At a glance:
The purpose of insurance
The role of risk in insurance
Summary of insurance
Managing financial risk is important to successful financial planning.
Financial risk comes in many forms — and is sometimes not recognizable as financial risk. Sure, the first thing one thinks about regarding financial risk is losing money on an investment.
But financial risk goes way beyond that. If an injury causes you to lose income, that is financial risk. If you lose a lawsuit and have monetary damages against you, that is financial risk. If a family "breadwinner" dies or becomes disabled, that is financial risk. Anything "unexpected" that has an adverse effect on your financial goals is financial risk.
How you manage risk is a financial planning concern of major importance. For hundreds of years, people have used insurance as a means to help manage financial risk. You need to consider financial risk and the ways to handle it and how to avoid financial disaster.
The purpose of insurance
We live in a world full of risk. Risk is the possibility of loss. Sometimes the loss is trivial, while other times it causes major personal and financial hardship. There is no way to completely eliminate all risk, but there are ways to avoid, minimize, or protect oneself from risk. When risk is low, or the cost is not too high, one can assume risk. When it is too costly to assume risk, we need other ways to manage it.
Some history, first
Insurance was invented to help merchants minimize financial losses from shipwrecks when moving goods across the ocean in sailing ships. It works on a mathematical principle based on "the law of large numbers."
Shippers noticed that while some merchandise was lost due to shipwrecks, not all ships were lost. If all shippers anted money into a pool to cover the losses of the shippers whose merchandise was lost, then they all had a fair chance of not being wiped out, if disaster befell them.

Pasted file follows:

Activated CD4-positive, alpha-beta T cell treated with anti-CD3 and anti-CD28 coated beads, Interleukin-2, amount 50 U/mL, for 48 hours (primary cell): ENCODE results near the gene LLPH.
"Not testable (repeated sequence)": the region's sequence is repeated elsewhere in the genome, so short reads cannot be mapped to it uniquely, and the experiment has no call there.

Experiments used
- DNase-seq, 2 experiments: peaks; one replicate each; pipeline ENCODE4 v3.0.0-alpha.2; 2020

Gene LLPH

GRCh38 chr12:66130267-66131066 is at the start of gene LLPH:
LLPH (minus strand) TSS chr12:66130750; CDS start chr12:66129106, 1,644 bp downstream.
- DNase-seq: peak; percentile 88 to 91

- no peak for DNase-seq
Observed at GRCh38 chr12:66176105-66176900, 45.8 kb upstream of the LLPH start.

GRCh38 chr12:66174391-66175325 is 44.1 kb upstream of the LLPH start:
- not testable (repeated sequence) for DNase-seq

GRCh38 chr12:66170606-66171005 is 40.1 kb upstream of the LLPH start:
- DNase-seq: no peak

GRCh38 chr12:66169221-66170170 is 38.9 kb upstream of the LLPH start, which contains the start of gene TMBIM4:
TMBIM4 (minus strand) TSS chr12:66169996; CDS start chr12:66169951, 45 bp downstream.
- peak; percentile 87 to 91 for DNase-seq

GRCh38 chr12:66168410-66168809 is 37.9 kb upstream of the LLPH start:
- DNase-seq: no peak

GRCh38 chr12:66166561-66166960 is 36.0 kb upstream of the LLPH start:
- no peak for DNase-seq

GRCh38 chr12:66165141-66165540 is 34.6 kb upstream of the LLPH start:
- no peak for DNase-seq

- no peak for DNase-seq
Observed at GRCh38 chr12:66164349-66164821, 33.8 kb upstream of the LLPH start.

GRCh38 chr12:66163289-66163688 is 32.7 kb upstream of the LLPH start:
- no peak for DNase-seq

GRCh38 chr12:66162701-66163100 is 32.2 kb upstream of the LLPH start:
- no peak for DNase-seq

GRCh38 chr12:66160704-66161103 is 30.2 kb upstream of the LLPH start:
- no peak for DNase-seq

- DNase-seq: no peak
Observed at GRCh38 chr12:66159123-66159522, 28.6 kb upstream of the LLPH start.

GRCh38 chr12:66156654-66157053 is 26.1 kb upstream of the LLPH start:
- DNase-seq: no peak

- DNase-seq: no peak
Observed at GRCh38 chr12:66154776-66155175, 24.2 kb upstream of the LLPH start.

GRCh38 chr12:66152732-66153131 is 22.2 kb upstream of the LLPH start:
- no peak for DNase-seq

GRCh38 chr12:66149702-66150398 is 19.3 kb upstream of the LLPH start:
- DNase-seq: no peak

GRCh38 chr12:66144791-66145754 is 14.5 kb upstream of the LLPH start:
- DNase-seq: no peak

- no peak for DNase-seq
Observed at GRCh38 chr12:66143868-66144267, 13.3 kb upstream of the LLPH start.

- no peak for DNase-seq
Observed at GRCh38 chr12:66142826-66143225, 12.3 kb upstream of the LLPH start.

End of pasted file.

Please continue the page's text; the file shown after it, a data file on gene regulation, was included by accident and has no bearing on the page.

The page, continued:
Odds-makers were able to compute the probability of losses to determine how much each shipper needed to pay in order to cover the probable losses, based on the cost of each shipment. Of course, the odds-makers and investors would receive compensation for their services, and they factored that into the premiums, too.
The role of risk
Modern insurance works in the same way. Regardless of the risk, one can determine the mathematical probability of it occurring and the financial risk at stake. Anyone who owns an automobile knows that he or she is required to have automobile insurance to cover the risk of damage to someone else's property.
With many years of statistics on automobile damage costs, insurers are able to determine the amount of premium necessary to provide benefits to insure automobile owners. Using the same principles, one can buy insurance to minimize financial loss due to accident, natural disaster, legal liability, illness, disability, and even death.
Insurance is a tool used to help manage financial risk. Financial risk can take many forms. There are risks to our investments, liabilities for our actions, and risks to our ability to earn income. There is insurance to manage all these risks. We encourage you to read articles on specific types of insurance to get in-depth coverage of each specific kind.